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The Art of Inclusivity: Youth Theatre Ireland Supporting Young People on the Autism Spectrum

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2 min read

The Art of Inclusivity: Youth Theatre Ireland Supporting Young People on the Autism Spectrum

2 min read

2/04/22

The Art of Inclusivity: Youth Theatre Ireland Supporting Young People on the Autism Spectrum

Around 18% of youth theatre members in Ireland live with a disability, the vast majority of whom identify as neurodiverse, Youth Theatre Ireland's major research project 'Centre Stage +20' found in 2019.

What’s more, a significant number of those surveyed for the report specifically mentioned Autistic Spectrum Condition, shedding new light on the particularly rich mix of young people who find  community, encouragement, and a safe place to express themselves in youth theatres across the country.

“Youth Theatre has always been a place of inclusivity. It welcomes all. It thrives on diversity, and so do all involved,” says Anna Galligan, outreach officer and Director of Kilkenny Youth Theatre.

“When I was 16 I joined the world of youth theatre. It was one of the most important experiences of my life. I was no one’s daughter, no one’s sister, not the ‘giddy’ one, not the ‘daydreamer’ or the one with a short attention span – I was just accepted as me. I belonged somewhere, as just me. I wish this for all our young people.”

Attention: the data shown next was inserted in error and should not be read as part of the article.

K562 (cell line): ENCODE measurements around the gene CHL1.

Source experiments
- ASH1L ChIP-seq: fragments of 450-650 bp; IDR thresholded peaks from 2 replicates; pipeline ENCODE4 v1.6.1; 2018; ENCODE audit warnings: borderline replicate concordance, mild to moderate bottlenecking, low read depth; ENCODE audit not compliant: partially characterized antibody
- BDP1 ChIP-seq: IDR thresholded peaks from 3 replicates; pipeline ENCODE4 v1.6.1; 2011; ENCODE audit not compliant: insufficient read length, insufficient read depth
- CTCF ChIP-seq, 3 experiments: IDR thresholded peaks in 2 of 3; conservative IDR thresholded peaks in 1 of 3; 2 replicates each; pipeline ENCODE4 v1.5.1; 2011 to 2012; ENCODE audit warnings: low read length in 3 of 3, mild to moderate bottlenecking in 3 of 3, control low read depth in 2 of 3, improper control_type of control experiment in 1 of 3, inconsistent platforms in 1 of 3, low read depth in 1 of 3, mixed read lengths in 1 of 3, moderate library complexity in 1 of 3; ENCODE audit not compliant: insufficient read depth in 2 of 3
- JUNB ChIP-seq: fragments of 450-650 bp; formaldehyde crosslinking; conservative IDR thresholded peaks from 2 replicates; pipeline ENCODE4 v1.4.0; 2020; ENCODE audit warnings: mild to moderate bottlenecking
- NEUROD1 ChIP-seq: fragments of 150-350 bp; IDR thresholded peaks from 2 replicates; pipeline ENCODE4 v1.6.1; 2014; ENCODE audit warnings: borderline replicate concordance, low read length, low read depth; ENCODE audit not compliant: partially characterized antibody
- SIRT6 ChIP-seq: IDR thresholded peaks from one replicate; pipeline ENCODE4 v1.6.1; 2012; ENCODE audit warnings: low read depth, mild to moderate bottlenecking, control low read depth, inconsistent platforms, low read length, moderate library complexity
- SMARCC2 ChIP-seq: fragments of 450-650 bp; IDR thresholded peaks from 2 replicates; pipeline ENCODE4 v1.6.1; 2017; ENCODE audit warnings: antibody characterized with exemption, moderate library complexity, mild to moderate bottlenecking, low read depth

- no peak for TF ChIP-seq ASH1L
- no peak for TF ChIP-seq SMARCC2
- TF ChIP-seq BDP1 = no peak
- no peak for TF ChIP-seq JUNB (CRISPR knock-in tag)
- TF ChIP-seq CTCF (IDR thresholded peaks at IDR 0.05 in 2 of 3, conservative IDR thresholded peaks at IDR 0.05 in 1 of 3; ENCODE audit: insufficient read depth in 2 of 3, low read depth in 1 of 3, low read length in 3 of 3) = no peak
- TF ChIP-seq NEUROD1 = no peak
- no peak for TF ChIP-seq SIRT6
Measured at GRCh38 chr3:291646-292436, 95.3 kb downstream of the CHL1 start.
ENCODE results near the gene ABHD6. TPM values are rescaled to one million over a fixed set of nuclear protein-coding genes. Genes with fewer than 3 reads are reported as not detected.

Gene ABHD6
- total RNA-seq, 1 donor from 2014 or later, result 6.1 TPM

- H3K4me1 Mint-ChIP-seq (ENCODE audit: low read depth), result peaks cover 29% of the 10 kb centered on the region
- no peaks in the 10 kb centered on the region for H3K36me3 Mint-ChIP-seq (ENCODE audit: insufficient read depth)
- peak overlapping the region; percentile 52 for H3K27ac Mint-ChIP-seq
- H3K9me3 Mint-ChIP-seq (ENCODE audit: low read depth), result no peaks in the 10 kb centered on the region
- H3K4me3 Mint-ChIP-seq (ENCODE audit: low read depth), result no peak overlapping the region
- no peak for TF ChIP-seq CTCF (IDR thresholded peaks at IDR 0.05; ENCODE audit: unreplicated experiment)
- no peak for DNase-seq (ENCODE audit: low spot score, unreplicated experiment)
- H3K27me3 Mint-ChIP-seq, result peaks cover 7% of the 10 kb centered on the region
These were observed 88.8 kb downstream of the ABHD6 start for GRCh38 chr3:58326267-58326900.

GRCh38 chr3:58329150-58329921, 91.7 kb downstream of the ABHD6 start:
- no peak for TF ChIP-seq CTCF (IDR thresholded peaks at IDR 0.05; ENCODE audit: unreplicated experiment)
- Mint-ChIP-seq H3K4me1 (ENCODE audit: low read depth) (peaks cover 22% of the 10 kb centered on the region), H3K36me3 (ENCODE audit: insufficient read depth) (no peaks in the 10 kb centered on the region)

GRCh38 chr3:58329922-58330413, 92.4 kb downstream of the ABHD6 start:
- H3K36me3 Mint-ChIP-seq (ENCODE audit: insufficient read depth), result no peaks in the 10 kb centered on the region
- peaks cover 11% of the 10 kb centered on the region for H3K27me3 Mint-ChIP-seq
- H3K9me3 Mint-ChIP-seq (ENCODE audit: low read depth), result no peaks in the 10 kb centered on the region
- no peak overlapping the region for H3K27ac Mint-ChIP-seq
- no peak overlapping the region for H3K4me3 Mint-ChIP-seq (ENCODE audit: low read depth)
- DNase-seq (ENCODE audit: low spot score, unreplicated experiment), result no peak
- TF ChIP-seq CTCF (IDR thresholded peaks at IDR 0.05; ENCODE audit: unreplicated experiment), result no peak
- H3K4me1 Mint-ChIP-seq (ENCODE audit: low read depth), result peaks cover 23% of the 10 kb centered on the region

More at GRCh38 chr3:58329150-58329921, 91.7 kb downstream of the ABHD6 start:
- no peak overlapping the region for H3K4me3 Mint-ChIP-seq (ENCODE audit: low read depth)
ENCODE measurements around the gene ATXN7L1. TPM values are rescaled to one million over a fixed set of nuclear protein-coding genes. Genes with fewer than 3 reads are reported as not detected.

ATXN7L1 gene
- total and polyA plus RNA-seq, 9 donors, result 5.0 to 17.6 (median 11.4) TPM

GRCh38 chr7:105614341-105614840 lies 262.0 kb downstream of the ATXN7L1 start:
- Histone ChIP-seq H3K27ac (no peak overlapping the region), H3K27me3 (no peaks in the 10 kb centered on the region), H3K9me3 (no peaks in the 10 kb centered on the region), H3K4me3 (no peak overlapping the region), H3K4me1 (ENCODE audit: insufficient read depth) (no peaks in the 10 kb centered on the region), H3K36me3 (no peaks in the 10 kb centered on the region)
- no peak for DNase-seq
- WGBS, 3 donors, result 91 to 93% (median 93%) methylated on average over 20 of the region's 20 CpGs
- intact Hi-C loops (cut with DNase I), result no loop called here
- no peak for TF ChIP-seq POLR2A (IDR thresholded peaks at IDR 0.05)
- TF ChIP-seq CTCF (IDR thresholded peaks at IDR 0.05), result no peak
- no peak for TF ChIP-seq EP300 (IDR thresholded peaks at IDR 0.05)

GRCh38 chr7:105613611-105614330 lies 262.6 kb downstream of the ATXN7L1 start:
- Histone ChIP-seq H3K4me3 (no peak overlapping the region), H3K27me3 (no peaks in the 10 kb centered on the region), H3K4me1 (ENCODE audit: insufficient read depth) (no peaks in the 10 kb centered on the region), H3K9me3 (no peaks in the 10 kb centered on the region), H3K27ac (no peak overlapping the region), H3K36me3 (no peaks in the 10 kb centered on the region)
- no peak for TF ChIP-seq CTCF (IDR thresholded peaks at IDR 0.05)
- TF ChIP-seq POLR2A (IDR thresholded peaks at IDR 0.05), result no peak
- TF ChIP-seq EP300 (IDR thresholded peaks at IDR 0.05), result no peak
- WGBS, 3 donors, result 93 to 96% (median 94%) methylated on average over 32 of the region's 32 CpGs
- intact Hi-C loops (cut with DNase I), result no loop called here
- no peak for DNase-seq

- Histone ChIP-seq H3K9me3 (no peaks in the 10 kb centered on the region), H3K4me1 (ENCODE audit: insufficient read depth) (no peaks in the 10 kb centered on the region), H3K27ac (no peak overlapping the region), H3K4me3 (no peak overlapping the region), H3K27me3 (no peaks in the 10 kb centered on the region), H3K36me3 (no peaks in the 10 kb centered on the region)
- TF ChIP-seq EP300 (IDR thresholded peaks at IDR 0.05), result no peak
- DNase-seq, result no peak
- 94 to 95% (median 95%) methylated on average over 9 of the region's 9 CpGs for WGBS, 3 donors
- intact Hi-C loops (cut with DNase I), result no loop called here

"Inclusion lies at the heart of good youth theatre practice"

Above:

In 2020, Anna got together with the folks at Youth Theatre Ireland and AsIAm (Ireland’s national Autism charity) to produce ‘A Handbook for Youth Theatre Facilitators; Supporting Young People on the Autism Spectrum’, a resource developed specifically to arm youth theatre leaders with the information and strategies they need to confidently manage classes and projects that include young people on the autistic spectrum, created with the help of Creative Ireland.

Youth Theatre Ireland roots the ethos of their organisation in the belief that inclusion lies at the heart of good youth theatre practice, and with this resource, they hope to help youth theatre guides challenge some of the myths and misconceptions about autism by focusing on youth theatre best practice strategies based on feedback from Kilkenny Youth Theatre members and the wisdom and expertise of Anna herself.

“I think of all young people I have worked with over nearly 40 years,” she says, “each one unique, each one containing a world of potential, of creativity. There is no ‘typical’, ‘atypical’, ‘neurodiverse’ – there is only ‘us’, becoming stronger because we celebrate and include all.”

 

Read more about ‘Supporting Young People on the Autism Spectrum’ and download the handbook here.

 

 

For more information on the Creative Ireland Programme Creative Youth programme, see here.

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